How many words can there be in an instrumental song before it stops being an instrumental? Purists might say zero, but I think that’s wrong.
There were a lot of big hits in the mid-1970s that pushed the instrumental envelope. Seems that folks wanting to record an instrumental just couldn’t resist throwing a few words in there for good measure. It’s a disco thing:
- “TSOP (The Sound of Philadelphia)” by MFSB (#1, 1974) has 8 or 9 different words, depending on if you count the “doo”s, and they come at the very end of the song. The Three Degrees, who sing those words, do get credit on the record label, though, so I’d say this is a borderline case.
- Similar are the two huge Eurodisco hits by Silver Convention: “Fly Robin Fly” (#1, 1975) and “Get Up and Boogie” (#2 [and #1 in Canada, for what it’s worth], 1976). Each only has 6 different words — 11 between them since they both say “up,” which, coincidentally, is also the number of dance moves known by the group’s members — though they’re interspersed throughout the two songs, so they actually feel less “instrumental” to me than “TSOP” does. (The videos are both to die for, though. Be sure to watch! Who knew “Fly Robin Fly” was about motorcycles?)
- The Ritchie Family’s “Brazil” (#11, 1975), which just might be the quintessential disco hit, has 7 to 10 words, depending on whether you count the various exclamations of “whoo,” “ooh,” and “d-d-dit.”
- “Pick Up the Pieces” by Average White Band (#1, 1974), has just the 4 words in the title, unless you count “uh-huh” as well. I think we’ve crossed the line here into undisputed instrumental territory.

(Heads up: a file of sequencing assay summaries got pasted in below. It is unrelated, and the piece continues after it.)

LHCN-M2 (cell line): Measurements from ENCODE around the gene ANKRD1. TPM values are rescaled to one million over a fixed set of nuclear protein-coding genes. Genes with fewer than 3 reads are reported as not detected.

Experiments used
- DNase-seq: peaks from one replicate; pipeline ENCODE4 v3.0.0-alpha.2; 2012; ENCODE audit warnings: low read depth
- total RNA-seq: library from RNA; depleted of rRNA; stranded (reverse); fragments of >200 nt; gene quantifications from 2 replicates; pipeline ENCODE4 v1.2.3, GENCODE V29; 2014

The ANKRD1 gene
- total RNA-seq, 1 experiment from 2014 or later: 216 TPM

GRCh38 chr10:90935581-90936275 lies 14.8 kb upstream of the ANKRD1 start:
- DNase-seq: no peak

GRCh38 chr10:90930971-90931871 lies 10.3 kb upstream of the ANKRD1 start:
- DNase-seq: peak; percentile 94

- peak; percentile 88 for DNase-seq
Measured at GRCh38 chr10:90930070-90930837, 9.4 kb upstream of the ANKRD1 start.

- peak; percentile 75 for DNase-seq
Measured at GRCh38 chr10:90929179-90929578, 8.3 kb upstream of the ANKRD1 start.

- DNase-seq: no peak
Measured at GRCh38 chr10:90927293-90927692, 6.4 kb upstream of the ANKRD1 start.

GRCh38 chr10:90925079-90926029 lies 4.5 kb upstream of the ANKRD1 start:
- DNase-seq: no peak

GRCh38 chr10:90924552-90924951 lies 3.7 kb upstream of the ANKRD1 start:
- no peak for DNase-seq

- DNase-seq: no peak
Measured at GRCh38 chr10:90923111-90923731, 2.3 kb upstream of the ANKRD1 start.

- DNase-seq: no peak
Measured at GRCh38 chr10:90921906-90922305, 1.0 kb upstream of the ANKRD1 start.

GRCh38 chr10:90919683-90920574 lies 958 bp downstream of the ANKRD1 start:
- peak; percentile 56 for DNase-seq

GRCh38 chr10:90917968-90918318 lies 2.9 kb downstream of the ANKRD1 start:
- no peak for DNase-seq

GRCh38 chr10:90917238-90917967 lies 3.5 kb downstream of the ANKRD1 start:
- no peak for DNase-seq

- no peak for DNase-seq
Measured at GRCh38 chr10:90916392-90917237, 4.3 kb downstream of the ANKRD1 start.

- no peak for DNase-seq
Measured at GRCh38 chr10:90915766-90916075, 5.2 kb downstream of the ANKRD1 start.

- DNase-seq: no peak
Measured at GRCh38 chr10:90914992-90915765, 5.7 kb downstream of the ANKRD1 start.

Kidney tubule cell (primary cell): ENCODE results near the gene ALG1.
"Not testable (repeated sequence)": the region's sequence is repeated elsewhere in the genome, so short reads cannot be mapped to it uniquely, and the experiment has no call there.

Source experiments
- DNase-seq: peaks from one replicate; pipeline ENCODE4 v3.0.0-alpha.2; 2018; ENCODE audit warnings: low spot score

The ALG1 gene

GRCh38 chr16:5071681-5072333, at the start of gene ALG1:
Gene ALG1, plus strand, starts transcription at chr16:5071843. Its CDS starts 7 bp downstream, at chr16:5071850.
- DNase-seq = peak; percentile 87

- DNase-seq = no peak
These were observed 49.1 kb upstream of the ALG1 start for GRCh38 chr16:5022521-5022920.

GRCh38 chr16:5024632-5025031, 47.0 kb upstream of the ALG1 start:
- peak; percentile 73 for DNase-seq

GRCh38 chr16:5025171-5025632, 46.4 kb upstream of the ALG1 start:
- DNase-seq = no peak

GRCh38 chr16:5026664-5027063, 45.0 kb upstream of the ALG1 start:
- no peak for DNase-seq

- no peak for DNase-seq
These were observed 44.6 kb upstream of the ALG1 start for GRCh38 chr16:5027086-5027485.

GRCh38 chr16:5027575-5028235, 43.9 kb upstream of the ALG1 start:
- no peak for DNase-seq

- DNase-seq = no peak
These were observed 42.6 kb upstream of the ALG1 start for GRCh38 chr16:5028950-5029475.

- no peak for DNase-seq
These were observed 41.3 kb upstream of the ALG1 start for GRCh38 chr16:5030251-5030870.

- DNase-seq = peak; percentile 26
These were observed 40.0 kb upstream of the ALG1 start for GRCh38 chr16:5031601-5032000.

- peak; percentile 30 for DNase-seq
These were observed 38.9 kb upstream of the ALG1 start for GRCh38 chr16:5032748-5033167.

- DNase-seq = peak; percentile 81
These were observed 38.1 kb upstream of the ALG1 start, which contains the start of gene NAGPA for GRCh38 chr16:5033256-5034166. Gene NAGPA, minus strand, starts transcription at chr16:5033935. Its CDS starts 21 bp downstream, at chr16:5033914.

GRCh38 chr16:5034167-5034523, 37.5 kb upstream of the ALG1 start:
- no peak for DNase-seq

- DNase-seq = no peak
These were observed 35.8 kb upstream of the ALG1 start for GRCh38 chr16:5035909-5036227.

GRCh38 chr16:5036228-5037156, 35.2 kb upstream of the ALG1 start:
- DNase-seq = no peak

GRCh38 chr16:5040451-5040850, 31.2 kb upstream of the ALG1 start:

- And, let’s not forget the 98% word-free “The Hustle” by Van McCoy and the Soul City Symphony (#1, 1975). Do it!
I think this may help explain in part the backlash against disco that came a bit later: these songs have words, but, with the possible exception of “Get Up and Boogie,” they’re not really saying anything. Come to think of it, you could say the same about most other big disco hits having more words: KC & the Sunshine Band’s entire repertoire comes to mind. (I love them, mind you.)
To come up with big hits having fewer than 3 words, which I think you’d be hard-pressed to call non-instrumentals, we need to reach farther backward or forward in musical history:
- “Wipe Out” by the Surfaris (#2, 1963), as we all know, just says “wipe out.” Grammatically, it could even be 1 word if used as a noun, but we’ll count this as 2 since that’s how it’s written on the record label. And they only say it once, right at the beginning of the song, after a maniacal laugh that I don’t really know how to count. This wins the prize for getting all the words out of the way the fastest: 4 seconds.
- The most famous song with just 1 word in it has got to be “Tequila” by the Champs (#1, 1958). They say it 3 times.
Much as had happened a decade earlier, synthpop in the 1980s (and electronica right after) ushered in a whole new crop of near-instrumentals. I’m sure there are lots more, but here are a couple of my favorites:
- “Legs” by the Art of Noise (1985) has just the one word, and it’s a short one at that. What a good song! Their “Moments in Love” (1983) has only the 3 words, and they’re pretty indistinct. That one resurfaced later in a Mexican soap opera — I want to say Cuna de Lobos, but don’t quote me on that.
- I was thinking the 1-word song with the shortest word was “Go” by Moby (1991). They say it quite a few times — how many varies depending on which of the dozens of versions of the song you’re listening to. Did you know he’s got a whole album with nothing but versions of “Go” on it? I generally like Moby, but I gotta tell ya, it’s not easy listening to that whole thing. Anyway, then I remembered it also says “aaaya” about 100 times, so never mind. I’d still call it an instrumental though.
That leaves just one question: what about yodeling?